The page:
Jeff Pearlman

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Life, Death, 5-Hour Energy

Earlier this evening, while working out at the gym, I caught the above advertisement on the ol’ TV. Take a second and watch it.

On the surface—bravo! The Special Operations Warrior Foundation is an amazing charity; one that has made sure thousands upon thousands of children of deceased military members receive a 100-percent paid-for college education. I mean, there aren’t many charitable endeavors as worthy as this one. There’s nothing political or slimy or anything. It’s just a tremendous cause.

So, again, great, great, great work by 5-Hour Energy, which has partnered with the charity to bring awareness and raise dough. I mean, it’s about time a corporate entity put people first, and here—before us—5-Hour Energy is doing just that by ma—


Yes, bullshit. I’ve written about 5-Hour Energy before, and now I’m writing about 5-Hour Energy again—because somebody needs to. Do me a favor and watch the advertisement again. Hell, watch it twice. Notice anything? No, not the courageous widows of courageous lost soldiers. No, not the (egad) stars-and-stripes bottle of 5-Hour Energy. I’m talking about this—exactly 18 seconds into the spot …

Screen Shot 2015-05-05 at 11.58.09 PM

See the words at the bottom of the screen shot? Right—neither could I. So I zoomed in, then zoomed in again. And what they tell you is that, with every bottle sold between May 1 and July 31, 5-Hour Energy will donate five cents to the charity.

A friggin’ nickel.

The not-so-good folks at 5-Hour Energy will tell you nickels add up, and—to a certain degree—they’d be right. The small print also tells you the drink company will make a minimum (aka: probably this exact amount) donation of $200,000. Which sounds sorta big, until you remember that A) this is a billion dollar corporation (5-Hour Energy dominates about 90 percent of the national energy shot market).; B) A four-year education at your average American private university these days runs about, oh, $200,000.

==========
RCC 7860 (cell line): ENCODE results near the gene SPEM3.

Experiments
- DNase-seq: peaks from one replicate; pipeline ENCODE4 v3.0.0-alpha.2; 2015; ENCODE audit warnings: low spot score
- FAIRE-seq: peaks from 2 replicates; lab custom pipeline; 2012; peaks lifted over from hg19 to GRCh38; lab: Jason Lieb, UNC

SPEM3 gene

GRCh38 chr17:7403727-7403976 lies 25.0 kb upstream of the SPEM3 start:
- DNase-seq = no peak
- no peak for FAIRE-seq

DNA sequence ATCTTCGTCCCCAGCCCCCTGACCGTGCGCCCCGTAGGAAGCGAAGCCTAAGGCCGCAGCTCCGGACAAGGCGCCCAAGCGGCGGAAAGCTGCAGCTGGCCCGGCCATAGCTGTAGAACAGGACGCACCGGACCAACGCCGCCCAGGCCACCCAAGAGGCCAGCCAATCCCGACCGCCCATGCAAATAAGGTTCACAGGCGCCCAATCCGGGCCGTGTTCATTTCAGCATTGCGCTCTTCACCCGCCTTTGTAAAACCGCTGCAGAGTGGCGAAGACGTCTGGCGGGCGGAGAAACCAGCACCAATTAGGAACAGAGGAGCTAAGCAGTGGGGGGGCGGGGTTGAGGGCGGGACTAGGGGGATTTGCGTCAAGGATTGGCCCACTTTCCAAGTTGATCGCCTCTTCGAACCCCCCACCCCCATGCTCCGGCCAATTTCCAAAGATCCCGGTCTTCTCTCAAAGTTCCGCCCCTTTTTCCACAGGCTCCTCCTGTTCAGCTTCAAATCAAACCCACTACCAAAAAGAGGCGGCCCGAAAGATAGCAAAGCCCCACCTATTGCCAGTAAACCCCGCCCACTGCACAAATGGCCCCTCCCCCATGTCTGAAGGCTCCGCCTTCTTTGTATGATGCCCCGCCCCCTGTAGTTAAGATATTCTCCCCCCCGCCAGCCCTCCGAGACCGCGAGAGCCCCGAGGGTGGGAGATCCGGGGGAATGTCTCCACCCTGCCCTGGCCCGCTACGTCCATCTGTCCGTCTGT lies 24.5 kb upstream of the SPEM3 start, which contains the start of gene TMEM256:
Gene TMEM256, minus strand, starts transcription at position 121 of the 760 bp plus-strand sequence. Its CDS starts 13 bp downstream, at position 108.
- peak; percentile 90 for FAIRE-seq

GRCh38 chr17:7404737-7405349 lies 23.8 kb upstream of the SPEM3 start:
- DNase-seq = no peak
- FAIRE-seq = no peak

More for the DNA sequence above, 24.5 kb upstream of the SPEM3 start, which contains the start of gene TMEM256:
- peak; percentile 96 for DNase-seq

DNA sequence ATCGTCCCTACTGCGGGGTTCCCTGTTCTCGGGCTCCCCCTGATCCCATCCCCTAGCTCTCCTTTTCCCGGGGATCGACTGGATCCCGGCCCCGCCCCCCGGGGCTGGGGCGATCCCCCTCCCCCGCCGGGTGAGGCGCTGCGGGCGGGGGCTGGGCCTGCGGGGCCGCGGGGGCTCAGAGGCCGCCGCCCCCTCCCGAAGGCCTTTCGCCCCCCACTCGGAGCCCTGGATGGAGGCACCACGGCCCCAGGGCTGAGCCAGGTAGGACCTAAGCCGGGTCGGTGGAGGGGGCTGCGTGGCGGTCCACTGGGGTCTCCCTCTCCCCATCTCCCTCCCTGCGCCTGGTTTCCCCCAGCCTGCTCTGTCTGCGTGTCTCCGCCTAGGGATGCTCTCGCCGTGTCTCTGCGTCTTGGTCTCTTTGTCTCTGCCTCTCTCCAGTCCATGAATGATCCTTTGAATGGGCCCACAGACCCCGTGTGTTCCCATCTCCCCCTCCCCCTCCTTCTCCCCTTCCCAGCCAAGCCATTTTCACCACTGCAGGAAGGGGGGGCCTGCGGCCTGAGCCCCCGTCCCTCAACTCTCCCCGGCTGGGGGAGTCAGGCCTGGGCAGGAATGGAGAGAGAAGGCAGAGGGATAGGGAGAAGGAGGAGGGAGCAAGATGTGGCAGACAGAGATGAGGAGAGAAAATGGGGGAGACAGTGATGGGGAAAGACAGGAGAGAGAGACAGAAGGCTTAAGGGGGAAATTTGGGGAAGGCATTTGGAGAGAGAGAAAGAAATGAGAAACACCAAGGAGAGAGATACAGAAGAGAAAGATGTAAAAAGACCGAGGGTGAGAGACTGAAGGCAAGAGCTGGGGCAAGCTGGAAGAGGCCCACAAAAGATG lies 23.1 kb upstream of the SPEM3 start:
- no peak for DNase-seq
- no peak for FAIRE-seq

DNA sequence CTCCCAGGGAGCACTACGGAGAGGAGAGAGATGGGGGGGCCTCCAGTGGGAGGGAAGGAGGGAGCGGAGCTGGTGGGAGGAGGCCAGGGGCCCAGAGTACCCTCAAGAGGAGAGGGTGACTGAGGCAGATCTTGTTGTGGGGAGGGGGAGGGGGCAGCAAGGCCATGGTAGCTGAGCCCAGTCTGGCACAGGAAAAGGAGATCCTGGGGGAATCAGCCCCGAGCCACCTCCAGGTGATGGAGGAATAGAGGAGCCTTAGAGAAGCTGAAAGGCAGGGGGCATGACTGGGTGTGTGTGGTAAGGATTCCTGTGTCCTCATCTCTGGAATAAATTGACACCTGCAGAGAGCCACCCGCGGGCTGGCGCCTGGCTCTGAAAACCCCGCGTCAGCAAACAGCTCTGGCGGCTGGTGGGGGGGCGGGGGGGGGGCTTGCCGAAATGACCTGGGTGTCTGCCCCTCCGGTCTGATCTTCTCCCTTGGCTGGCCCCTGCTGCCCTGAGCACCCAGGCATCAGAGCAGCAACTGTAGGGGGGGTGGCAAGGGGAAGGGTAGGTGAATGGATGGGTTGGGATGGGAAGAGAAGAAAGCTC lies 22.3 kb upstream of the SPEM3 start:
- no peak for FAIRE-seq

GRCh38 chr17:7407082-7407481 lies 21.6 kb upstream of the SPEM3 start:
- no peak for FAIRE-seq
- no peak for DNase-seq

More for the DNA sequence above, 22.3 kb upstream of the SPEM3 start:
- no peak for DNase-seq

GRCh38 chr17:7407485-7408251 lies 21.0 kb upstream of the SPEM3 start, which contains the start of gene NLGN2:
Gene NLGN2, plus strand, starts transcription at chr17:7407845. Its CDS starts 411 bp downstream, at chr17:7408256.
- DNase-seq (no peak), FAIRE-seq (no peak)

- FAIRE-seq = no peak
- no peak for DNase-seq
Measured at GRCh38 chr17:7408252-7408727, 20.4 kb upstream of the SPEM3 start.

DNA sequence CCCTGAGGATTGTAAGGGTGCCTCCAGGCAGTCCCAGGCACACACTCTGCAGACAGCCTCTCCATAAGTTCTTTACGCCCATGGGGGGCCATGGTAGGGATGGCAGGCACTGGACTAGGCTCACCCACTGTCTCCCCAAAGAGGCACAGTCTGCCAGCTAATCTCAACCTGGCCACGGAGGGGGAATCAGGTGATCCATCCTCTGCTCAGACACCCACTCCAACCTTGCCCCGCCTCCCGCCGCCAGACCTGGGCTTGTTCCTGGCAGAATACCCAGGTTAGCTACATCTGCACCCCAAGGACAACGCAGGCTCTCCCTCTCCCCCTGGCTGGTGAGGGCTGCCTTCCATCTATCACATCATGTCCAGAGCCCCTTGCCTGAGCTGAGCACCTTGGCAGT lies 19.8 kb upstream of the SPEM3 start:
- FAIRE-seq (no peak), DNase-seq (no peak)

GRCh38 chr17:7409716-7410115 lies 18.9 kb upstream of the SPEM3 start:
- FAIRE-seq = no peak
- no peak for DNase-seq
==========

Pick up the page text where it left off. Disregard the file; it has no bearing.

Now here’s what the folks at 5-Hour Energy won’t tell you:

• That, instead of buying a $1.75 energy drink that’ll result in five big cents going to charity, you could just skip the damn beverage and donate the full two bucks to the cause.

• That there’s something beyond sinister in having the widows of soldiers hold up photos of their loved ones so you can move product.

• That there’s no way in hell 5-Hour Energy does this campaign if there’s no big money in it for them; that it’s a corporate win-win in that it generates sales and generates amazing PR out of, again, milking dead soldiers.

• That $200,000 is a drop in a drop in a drop in a drop in the bucket for 5-Hour Energy.

Seriously, this drives me insane. I’d rather lick the sweaty testicles of a herpes-infested bull (and I don’t aspire to lick sweaty herpes-infested bull testicles) than buy anything from 5-Hour Energy.

I hope you feel similarly.

  • Sanford Sklansky

    Pretty bad, but I am guessing this is not the only company that operates in this manner.

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Once again, Jeff Pearlman has produced an exhaustively researched, elegantly written book that re-creates one of the most colorful and memorable teams of the modern era. No basketball fan's bookshelf will be complete without it.

— Seth Davis, author of Wooden: A Coach's Life